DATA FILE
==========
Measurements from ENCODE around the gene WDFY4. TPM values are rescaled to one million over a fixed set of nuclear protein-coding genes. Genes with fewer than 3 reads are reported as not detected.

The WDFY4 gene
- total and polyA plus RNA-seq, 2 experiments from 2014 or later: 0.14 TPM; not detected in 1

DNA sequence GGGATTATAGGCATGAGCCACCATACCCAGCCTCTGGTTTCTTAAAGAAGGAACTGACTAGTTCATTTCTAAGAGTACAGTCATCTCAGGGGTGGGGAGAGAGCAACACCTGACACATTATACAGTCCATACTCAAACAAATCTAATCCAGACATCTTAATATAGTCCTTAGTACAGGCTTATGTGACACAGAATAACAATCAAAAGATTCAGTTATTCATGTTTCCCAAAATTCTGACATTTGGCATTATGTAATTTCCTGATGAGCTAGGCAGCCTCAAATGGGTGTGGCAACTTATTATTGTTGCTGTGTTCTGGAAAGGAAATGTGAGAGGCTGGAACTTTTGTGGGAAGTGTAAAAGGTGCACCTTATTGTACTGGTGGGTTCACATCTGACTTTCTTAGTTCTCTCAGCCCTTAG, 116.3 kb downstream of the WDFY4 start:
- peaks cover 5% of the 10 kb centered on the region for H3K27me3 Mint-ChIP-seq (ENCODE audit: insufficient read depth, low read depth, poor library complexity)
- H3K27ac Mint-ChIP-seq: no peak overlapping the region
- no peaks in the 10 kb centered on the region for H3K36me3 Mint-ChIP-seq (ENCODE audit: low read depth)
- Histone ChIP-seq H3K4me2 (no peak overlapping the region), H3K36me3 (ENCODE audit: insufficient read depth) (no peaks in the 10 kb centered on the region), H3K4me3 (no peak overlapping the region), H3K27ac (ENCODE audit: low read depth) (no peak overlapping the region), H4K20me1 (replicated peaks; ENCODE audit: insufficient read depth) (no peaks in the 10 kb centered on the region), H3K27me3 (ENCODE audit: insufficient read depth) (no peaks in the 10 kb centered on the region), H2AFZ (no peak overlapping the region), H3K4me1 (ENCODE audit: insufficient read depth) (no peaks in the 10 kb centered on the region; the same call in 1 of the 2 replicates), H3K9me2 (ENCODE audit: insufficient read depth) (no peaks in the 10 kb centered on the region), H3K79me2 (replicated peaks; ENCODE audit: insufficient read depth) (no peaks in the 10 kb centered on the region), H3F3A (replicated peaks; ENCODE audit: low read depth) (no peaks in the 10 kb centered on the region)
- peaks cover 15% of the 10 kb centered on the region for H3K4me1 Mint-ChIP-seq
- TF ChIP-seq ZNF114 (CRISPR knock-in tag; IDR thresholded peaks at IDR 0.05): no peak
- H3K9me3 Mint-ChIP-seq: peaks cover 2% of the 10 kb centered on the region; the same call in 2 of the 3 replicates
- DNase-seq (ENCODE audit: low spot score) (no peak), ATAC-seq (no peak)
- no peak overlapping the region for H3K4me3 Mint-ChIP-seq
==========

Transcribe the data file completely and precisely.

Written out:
Measurements from ENCODE around the gene WDFY4. TPM values are rescaled to one million over a fixed set of nuclear protein-coding genes. Genes with fewer than 3 reads are reported as not detected.

The WDFY4 gene
- total and polyA plus RNA-seq, 2 experiments from 2014 or later: 0.14 TPM; not detected in 1

DNA sequence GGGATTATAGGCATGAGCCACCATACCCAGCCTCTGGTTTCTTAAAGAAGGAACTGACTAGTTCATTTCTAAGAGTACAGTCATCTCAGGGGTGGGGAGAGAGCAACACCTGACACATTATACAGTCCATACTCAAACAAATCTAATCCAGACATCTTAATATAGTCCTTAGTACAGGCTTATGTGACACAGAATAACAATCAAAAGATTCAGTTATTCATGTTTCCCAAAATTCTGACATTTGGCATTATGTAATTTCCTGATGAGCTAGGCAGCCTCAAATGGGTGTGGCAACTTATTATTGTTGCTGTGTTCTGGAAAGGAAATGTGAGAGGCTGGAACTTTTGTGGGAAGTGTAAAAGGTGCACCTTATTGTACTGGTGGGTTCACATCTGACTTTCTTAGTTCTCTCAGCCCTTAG, 116.3 kb downstream of the WDFY4 start:
- peaks cover 5% of the 10 kb centered on the region for H3K27me3 Mint-ChIP-seq (ENCODE audit: insufficient read depth, low read depth, poor library complexity)
- H3K27ac Mint-ChIP-seq: no peak overlapping the region
- no peaks in the 10 kb centered on the region for H3K36me3 Mint-ChIP-seq (ENCODE audit: low read depth)
- Histone ChIP-seq H3K4me2 (no peak overlapping the region), H3K36me3 (ENCODE audit: insufficient read depth) (no peaks in the 10 kb centered on the region), H3K4me3 (no peak overlapping the region), H3K27ac (ENCODE audit: low read depth) (no peak overlapping the region), H4K20me1 (replicated peaks; ENCODE audit: insufficient read depth) (no peaks in the 10 kb centered on the region), H3K27me3 (ENCODE audit: insufficient read depth) (no peaks in the 10 kb centered on the region), H2AFZ (no peak overlapping the region), H3K4me1 (ENCODE audit: insufficient read depth) (no peaks in the 10 kb centered on the region; the same call in 1 of the 2 replicates), H3K9me2 (ENCODE audit: insufficient read depth) (no peaks in the 10 kb centered on the region), H3K79me2 (replicated peaks; ENCODE audit: insufficient read depth) (no peaks in the 10 kb centered on the region), H3F3A (replicated peaks; ENCODE audit: low read depth) (no peaks in the 10 kb centered on the region)
- peaks cover 15% of the 10 kb centered on the region for H3K4me1 Mint-ChIP-seq
- TF ChIP-seq ZNF114 (CRISPR knock-in tag; IDR thresholded peaks at IDR 0.05): no peak
- H3K9me3 Mint-ChIP-seq: peaks cover 2% of the 10 kb centered on the region; the same call in 2 of the 3 replicates
- DNase-seq (ENCODE audit: low spot score) (no peak), ATAC-seq (no peak)
- no peak overlapping the region for H3K4me3 Mint-ChIP-seq